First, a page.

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State v. Jones

Court of Appeals of Iowa

January 10, 2018

STATE OF IOWA, Plaintiff-Appellee,
v.
BRETT EDWARD JONES, Defendant-Appellant.

         Appeal from the Iowa District Court for Madison County, Richard B. Clogg, Judge.

         A defendant appeals his conviction for operating while intoxicated, asserting the court should have granted his motion to suppress the breath test results.

          R.A. Bartolomei of Bartolomei & Lange, P.L.C., Des Moines, for appellant.

          Thomas J. Miller, Attorney General, and Thomas E. Bakke, Assistant Attorney General, for appellee.

          Considered by Tabor, P.J., Bower, J., and Scott, S.J. [*]

          SCOTT, SENIOR JUDGE.

         Following a bench trial, Brett Jones appeals his conviction for operating while intoxicated (OWI), second offense, in violation of Iowa Code section 321J.2 (2016). He asserts on appeal the district court should have granted his motion to suppress the breath test results because implied consent, outlined in section 321J.6(1), was improperly invoked. Because we conclude Jones communicated his refusal of the preliminary breath test (PBT) by his actions and silence, the deputy sheriff properly invoked implied consent, and the district court correctly denied Jones's motion to suppress.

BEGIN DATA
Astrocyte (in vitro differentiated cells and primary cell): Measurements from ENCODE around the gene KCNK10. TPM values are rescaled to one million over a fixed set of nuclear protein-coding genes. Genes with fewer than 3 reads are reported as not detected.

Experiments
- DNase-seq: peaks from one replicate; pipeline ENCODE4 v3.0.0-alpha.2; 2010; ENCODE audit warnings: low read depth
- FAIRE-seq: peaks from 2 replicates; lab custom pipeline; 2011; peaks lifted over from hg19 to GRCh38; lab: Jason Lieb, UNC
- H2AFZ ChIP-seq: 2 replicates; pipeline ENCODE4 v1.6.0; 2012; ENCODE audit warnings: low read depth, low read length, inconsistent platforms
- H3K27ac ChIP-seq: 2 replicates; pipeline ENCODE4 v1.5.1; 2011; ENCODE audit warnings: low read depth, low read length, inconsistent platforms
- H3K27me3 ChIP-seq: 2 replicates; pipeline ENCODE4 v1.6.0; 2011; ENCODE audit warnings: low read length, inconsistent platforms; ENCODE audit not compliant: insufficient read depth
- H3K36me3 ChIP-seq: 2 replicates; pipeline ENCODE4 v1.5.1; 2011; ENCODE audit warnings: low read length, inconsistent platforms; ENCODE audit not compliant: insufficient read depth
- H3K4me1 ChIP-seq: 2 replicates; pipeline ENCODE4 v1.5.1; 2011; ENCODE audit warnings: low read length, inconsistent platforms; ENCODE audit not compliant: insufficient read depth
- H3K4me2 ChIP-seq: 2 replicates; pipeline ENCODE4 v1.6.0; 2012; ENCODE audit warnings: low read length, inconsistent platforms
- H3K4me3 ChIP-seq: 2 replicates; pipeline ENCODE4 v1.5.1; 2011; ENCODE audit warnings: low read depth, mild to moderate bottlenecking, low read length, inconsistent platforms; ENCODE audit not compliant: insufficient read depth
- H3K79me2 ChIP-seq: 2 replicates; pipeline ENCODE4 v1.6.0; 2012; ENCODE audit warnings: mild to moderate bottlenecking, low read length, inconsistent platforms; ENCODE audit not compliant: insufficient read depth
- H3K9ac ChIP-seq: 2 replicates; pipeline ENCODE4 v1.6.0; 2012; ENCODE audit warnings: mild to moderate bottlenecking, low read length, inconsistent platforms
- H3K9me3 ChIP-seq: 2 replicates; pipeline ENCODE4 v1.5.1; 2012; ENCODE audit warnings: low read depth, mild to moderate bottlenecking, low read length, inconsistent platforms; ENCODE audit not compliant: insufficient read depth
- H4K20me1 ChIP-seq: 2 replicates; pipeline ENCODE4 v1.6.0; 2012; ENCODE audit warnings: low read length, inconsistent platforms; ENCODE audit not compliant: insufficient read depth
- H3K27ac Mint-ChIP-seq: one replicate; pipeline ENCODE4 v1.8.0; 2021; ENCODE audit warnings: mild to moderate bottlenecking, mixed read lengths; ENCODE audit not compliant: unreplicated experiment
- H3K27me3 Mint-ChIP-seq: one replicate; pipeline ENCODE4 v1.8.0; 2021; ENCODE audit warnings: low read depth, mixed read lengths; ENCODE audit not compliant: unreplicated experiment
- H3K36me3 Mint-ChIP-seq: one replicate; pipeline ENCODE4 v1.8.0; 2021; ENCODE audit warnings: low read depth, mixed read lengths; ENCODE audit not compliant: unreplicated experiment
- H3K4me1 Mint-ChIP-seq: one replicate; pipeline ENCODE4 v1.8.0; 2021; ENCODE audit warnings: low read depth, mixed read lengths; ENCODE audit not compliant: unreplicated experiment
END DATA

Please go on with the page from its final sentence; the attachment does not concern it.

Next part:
I. Background Facts and Proceedings.

         While on patrol in Truro, Iowa, a Madison County deputy sheriff initiated a traffic stop of Jones's pickup truck after observing him repeatedly squeal his tires and rev his engine. The deputy observed the classic signs of intoxication after making contact with Jones-"He had bloodshot, watery eyes, slurred speech, and smelled of an alcoholic beverage." The deputy also observed an open beer can in the center console of Jones's truck. Jones had a slightly unsteady gait upon leaving his truck, and the deputy observed he had chewing tobacco in his mouth. The deputy instructed him to remove the tobacco, and Jones complied. The deputy then initiated three field sobriety tests, and Jones failed all three tests.

         The deputy then advised Jones he had not passed any of the tests and he believed Jones was intoxicated. He advised Jones he would offer Jones a PBT: "I will offer you a PBT, which is a breath test I give you here. Is that something you want to take? It is up to you. You do not have to take it; it is not admissible in court." Jones did not respond for approximately eighteen seconds, and then, according to the deputy's testimony, Jones got his chewing tobacco out of his pocket. The following exchange took place as Jones put chew in his mouth:

The deputy: "No chew."
Jones: "What do you mean no chew?"
The deputy: "You cannot have anything in your mouth."
Jones: I've had chew in my mouth the whole f*****g time we've ...

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